Experiments were conducted in rats anesthetized with ketamine (110 mg/kg i.m.) and xylazine (10 mg/kg i.m.). The protocol is similar to the rabbit protocol as described above in Example 1 except that the free acid of a compound of the formula (B):

or the free acid of sibrafiban and/or TPA were given 5 min after a preformed clot was formed. The measured parameters were time to reperfusion, duration of patency and incidence of reocclusion. The doses of TPA, sibrafiban and compound B used were 1, 0.3 and 0.3 mg/kg i.v., respectively. The doses of sibrafiban and compound B used in this study were equal effective in preventing thrombosis in this rat model.

As shown in Table 1 below, a combination of compound B and TPA produced unexpectedly better thrombolytic effect than the combination of sibrafiban and TPA. This result suggests that compound B is a promising useful adjunctive agent, which accelerates thrombolysis induced by TPA or other thrombolytic agents. In addition, this result also shows that compound B exerted a better enhancement of the thrombolysis induced by a subtherapeutic dose of TPA than sibrafiban.

TABLE 1
Sibrafiban + Compound B +
TPA TPA
TPA (n = 17) (n = 14) (n = 14)
Time to 32 ± 6 30 ± 4 16 ± 2*
reperfusion
(min)
Duration of 29 ± 2 63 ± 6* 84 ± 2*, **
patency (%)
Incidence of 15/17 6/14* 1/14*, **
reocclusion
*P < .05, compared to TPA
**P < .05, compared to sibrafiban + TPA

Example 4 Computerized Thromboelastography (FIG. 5)

Clot formation was monitored at 37° C. in an oscillating plastic cylindrical cuvette (“cup”) and a coaxially suspended stationary piston (“pin”) with a 1 mm clearance between the surfaces, using a computerized Thrombelastograph (CTEG Model 3000, Haemoscope, Skokie, IL). The cup oscillates 4°45′ ({fraction (1/12)} radian) in either direction every 4.5 seconds, with a 1 second mid-cycle stationary period; resulting in a frequency of 0.1 Hz and a maximal shear rate of 0.1 per second. The pin is suspended by a torsion wire that acts as a torque transducer. With clot formation, fibrin fibrils physically link the cup to the pin and the rotation of the cup (Transmitted to the pin) is displayed on-line using an IBM-compatible personal computer and customized software (Haemoscope Corp., Skokie, Ill.). The torque experienced by the pin (relative to the cup's oscillation) is plotted as a function of time. The amplitude on the TEG tracing is a measure of the rigidity of the clot; the peak strength or the shear elastic modulus attained by the clot, G, is a function of clot rigidity and can be calculated from the maximal amplitude (MA) of the TEG tracing.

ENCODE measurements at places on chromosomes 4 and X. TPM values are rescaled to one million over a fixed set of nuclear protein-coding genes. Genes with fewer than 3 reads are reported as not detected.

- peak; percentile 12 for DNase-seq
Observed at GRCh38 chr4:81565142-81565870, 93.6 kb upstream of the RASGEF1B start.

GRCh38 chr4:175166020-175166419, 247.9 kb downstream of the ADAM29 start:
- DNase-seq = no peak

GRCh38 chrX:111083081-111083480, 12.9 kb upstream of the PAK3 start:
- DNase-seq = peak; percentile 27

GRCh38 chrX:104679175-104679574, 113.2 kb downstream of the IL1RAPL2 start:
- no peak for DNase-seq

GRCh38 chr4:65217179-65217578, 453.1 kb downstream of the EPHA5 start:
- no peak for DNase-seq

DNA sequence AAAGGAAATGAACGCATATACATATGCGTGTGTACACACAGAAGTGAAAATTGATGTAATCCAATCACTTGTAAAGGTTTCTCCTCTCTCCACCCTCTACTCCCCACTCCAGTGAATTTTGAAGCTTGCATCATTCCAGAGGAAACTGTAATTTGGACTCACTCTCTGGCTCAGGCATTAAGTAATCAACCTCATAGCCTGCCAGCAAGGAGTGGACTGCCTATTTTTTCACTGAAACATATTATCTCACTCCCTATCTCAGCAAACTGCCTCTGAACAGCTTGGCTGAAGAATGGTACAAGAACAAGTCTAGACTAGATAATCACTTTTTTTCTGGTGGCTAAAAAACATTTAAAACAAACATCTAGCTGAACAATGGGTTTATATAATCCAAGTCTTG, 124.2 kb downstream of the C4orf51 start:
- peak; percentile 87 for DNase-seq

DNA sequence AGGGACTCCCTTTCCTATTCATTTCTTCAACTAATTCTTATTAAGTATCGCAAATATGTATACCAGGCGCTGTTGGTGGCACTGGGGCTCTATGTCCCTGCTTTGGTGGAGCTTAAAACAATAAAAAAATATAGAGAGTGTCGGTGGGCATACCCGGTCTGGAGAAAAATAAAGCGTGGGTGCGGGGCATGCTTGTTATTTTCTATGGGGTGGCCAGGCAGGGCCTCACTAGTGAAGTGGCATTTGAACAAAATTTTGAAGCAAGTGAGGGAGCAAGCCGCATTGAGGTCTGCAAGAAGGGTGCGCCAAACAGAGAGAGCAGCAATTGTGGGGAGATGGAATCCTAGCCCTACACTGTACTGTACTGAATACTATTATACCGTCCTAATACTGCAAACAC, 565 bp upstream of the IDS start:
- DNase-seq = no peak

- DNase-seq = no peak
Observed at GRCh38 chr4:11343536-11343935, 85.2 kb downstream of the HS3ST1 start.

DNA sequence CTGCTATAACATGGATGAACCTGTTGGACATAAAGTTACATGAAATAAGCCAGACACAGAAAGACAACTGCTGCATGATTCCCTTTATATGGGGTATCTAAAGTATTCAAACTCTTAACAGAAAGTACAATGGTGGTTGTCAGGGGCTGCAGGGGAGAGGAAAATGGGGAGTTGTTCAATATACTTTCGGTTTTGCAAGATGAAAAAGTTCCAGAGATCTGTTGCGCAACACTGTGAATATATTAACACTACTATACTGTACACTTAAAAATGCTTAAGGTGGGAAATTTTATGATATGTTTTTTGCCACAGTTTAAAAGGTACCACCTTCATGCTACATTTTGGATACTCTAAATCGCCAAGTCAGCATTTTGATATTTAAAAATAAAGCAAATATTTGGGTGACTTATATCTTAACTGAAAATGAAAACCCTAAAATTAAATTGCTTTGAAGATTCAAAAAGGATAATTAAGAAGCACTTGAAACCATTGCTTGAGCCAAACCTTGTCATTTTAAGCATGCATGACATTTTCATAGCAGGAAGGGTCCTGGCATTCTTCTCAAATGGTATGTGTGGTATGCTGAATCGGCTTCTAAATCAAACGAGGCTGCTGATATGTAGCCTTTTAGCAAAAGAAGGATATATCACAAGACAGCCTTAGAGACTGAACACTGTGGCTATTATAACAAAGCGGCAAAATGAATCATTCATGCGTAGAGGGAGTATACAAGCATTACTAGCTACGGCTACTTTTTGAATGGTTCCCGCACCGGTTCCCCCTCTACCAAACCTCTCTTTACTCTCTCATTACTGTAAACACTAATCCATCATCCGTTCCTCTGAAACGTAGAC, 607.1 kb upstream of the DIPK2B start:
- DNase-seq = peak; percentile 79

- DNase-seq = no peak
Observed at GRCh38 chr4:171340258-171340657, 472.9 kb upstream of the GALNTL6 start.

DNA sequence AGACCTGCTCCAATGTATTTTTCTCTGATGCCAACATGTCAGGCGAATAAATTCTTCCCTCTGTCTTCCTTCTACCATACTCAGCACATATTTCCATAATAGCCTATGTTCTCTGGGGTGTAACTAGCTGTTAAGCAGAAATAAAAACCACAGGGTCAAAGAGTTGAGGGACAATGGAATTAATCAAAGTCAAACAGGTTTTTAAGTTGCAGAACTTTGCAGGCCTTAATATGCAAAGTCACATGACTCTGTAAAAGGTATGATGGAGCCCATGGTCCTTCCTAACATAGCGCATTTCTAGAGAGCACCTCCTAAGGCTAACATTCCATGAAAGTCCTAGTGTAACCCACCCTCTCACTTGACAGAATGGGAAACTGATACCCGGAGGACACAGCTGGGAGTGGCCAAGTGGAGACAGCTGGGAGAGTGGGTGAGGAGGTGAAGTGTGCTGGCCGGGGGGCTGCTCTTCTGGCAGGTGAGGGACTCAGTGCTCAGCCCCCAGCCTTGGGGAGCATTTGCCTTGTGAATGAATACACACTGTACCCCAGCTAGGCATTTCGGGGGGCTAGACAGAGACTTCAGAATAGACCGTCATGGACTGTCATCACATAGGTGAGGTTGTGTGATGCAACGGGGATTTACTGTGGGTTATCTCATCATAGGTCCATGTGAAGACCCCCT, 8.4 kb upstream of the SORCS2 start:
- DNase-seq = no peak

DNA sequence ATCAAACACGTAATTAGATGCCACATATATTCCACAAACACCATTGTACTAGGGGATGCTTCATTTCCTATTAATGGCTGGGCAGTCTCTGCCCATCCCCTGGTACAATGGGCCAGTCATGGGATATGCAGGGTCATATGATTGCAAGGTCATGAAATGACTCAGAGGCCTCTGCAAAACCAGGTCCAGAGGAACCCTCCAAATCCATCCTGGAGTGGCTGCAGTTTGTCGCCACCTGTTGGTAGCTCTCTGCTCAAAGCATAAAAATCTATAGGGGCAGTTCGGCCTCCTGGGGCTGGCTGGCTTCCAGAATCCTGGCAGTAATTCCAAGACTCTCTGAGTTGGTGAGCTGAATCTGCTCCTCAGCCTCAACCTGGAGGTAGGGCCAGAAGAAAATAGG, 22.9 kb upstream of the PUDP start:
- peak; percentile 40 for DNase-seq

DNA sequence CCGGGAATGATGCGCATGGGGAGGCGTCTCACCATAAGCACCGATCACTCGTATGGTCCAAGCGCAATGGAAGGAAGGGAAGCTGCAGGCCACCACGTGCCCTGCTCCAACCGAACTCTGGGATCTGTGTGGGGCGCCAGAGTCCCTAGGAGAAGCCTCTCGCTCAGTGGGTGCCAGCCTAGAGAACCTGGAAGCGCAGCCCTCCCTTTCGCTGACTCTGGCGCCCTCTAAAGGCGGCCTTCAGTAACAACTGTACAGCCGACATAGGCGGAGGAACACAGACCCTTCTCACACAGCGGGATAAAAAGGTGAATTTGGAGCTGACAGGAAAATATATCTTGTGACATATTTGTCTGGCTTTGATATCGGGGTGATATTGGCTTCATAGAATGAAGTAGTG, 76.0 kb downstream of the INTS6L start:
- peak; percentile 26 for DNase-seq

The following parameters were measured from the TEG tracing (FIG. 5):

R, the reaction time (gelation time) represents the latent period before the establishment of a 3-dimensional fibrin gel network (with measurable rigidity of amplitude=2 mm).

Maximum Amplitude (MA, in mm) is the peak rigidity manifested by the clot.

Shear elastic modulus or clot strength (G, dynes/cm2) is defined by: G=(5000* MA)/(96-MA) for computerized TEG.

Blood Sampling: Blood was drawn from consenting volunteers under a protocol approved by the Human Investigations Committee of William Beaumont Hospital. Using the two-syringe method, samples were drawn through a 21 gauge butterfly needle and the initial 3 ml blood was discarded. Whole blood (WB) was collected into siliconized Vacutainer tubes (Becton Dickinson, Rutherford, NJ containing 3.8% trisodium citrate such that a ratio of citrate whole blood of 1:9 (v/v) was maintained. TEG was performed within 3 hrs of blood collection.

Example 5 Platelet Contribution to Clot Strength